We can follow that logic very well if we focus on the assault piece. It’s imagined that this will play a role in making assault ‘unacceptable’. Ultimately, this rests on the idea that the imagined assaulter needs to be educated out of his (it’s almost always his) behaviour, an idea that is woefully and offensively simplistic. People don’t wake up and decide that they are going to be the kind of person who attacks others on the street. We can’t and must not dispense with individual responsibility but that comes as part of a long, complex line of circumstances and influences which shape a person – what they consider to be acceptable, what they consider to be possible, what they consider to be normal. Anyone who has ever worked in social work will quickly appreciate how impossibly difficult it can seem to address violent and/or destructive behaviour – and will laugh with despair at the suggestion that columns are going to do anything whatsoever to address the problem.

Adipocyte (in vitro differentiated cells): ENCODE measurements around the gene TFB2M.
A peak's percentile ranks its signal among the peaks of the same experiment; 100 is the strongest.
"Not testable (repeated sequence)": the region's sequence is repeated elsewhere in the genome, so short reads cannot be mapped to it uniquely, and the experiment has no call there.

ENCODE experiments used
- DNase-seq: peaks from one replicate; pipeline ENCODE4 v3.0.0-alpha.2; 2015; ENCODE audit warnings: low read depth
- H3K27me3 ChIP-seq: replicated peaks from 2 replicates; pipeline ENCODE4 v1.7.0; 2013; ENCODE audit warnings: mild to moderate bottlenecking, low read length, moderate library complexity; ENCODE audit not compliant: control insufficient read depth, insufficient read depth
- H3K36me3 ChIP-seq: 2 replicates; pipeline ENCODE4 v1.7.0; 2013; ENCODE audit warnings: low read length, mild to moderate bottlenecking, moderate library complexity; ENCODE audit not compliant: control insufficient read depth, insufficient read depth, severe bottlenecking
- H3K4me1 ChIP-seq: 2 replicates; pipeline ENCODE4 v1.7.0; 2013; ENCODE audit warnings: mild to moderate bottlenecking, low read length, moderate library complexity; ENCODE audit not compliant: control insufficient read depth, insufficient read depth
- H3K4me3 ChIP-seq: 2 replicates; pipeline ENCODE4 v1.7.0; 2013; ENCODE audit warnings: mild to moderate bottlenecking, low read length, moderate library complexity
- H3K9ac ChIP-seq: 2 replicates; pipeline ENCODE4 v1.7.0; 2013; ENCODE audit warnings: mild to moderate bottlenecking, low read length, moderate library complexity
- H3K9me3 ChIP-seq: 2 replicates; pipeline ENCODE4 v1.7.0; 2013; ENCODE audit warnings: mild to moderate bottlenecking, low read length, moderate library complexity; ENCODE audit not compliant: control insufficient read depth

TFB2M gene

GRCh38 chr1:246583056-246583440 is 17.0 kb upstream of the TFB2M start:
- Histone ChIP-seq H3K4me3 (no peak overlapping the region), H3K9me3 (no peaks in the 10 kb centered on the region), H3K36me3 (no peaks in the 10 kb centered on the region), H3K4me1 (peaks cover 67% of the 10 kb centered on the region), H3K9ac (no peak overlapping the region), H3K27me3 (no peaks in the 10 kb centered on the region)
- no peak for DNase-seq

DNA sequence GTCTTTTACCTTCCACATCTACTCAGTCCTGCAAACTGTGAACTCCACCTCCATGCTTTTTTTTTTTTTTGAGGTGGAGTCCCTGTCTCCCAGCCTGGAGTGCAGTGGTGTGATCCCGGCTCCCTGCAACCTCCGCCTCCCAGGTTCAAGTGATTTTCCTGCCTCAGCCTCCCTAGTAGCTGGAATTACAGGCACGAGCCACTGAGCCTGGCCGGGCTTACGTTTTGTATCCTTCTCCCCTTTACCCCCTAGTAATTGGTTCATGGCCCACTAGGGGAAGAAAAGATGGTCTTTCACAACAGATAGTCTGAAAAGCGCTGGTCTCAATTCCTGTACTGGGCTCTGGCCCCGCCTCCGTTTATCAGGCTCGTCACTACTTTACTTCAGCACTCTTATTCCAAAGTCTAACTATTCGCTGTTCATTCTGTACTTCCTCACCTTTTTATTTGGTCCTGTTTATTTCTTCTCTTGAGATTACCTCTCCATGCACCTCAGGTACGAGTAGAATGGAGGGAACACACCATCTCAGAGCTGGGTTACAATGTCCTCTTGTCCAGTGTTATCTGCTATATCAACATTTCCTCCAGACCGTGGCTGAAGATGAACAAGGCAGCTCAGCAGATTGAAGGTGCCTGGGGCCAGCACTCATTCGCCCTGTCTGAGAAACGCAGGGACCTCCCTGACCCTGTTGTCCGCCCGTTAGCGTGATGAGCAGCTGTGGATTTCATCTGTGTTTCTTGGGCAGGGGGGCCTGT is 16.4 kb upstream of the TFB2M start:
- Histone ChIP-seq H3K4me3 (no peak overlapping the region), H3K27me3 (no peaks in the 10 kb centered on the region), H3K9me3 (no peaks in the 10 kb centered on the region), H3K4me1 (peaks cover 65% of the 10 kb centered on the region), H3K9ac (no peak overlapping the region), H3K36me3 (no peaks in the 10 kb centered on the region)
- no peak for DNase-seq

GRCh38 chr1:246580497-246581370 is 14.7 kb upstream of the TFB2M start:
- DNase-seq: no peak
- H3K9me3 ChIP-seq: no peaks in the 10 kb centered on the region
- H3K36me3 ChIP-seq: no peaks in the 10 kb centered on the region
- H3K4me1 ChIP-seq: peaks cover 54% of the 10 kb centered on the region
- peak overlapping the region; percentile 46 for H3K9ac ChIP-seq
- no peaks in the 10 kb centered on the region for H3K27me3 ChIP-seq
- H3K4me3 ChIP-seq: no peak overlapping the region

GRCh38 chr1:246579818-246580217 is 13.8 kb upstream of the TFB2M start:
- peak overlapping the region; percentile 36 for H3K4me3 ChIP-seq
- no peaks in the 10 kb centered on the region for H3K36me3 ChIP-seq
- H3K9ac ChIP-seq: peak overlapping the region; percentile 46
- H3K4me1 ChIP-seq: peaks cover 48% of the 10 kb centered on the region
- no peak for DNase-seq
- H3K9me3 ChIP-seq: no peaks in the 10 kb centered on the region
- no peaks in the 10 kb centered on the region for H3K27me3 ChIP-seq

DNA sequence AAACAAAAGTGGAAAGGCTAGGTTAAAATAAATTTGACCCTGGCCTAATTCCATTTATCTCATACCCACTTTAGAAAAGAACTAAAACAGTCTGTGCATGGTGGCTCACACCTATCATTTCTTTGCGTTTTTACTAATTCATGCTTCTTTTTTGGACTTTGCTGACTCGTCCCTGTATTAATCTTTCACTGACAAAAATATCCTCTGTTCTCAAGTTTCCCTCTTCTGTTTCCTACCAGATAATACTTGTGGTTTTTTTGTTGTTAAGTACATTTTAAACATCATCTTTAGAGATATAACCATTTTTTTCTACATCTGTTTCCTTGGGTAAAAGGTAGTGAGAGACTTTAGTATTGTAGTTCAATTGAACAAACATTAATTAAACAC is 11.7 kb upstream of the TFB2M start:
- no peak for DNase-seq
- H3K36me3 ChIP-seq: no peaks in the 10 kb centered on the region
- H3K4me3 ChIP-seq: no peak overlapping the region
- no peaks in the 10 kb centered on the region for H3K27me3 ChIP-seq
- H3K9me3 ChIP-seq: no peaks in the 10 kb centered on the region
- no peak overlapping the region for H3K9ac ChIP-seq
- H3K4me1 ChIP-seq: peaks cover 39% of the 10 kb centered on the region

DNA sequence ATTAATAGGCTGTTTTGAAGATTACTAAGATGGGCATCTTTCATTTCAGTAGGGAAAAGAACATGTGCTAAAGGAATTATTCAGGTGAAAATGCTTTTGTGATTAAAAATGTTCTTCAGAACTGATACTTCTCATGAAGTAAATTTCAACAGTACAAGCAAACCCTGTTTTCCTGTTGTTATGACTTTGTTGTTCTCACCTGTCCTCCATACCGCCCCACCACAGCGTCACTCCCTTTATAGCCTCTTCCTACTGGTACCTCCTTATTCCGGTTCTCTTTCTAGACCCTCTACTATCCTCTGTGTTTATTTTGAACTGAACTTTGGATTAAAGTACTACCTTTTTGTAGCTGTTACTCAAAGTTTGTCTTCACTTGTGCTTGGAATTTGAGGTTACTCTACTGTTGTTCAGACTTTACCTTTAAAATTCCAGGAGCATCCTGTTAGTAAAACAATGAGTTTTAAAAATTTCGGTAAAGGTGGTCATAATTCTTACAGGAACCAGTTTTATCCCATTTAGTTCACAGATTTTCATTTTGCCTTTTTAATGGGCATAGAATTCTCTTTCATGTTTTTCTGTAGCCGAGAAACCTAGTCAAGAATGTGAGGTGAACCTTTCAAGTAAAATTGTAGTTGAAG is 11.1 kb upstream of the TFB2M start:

If they did, of course, then that would be great. Yet the appeal is indeed invariably to other people and the effect that the column will have on them – it is never about ourselves. This is the crux of the matter – if we aren’t encouraged to think critically about society, about power, about ourselves, generally, we certainly aren’t inspired to do so in newspaper columns. They are overwhelmingly about parroting our own views back at us and (subtly) assuring us of our superiority over these imagined others – whether that be violent thugs for Guardian readers or welfare claimants for Daily Mail readers. This is why people were so protective of Johann Hari when his lies and slurs were exposed – he told them what they wanted to hear and they didn’t really care where it came from as a result. Columns appear to us as solutions to problems which we conjure after the fact (I’ve learned to substitute ‘Must read!’ with ‘This is what I also think!’ online).
We all do this and more and more, we feel that we’re accomplishing something by reading and sharing such pieces, even if we can’t remember the last time a column (or Question Time) actually caused us to pause and reflect on what we think and why we think it. Davidson touches on a fundamental explanation as to why so much of our time spent online is about perpetuating what we already think and flattering our own ego: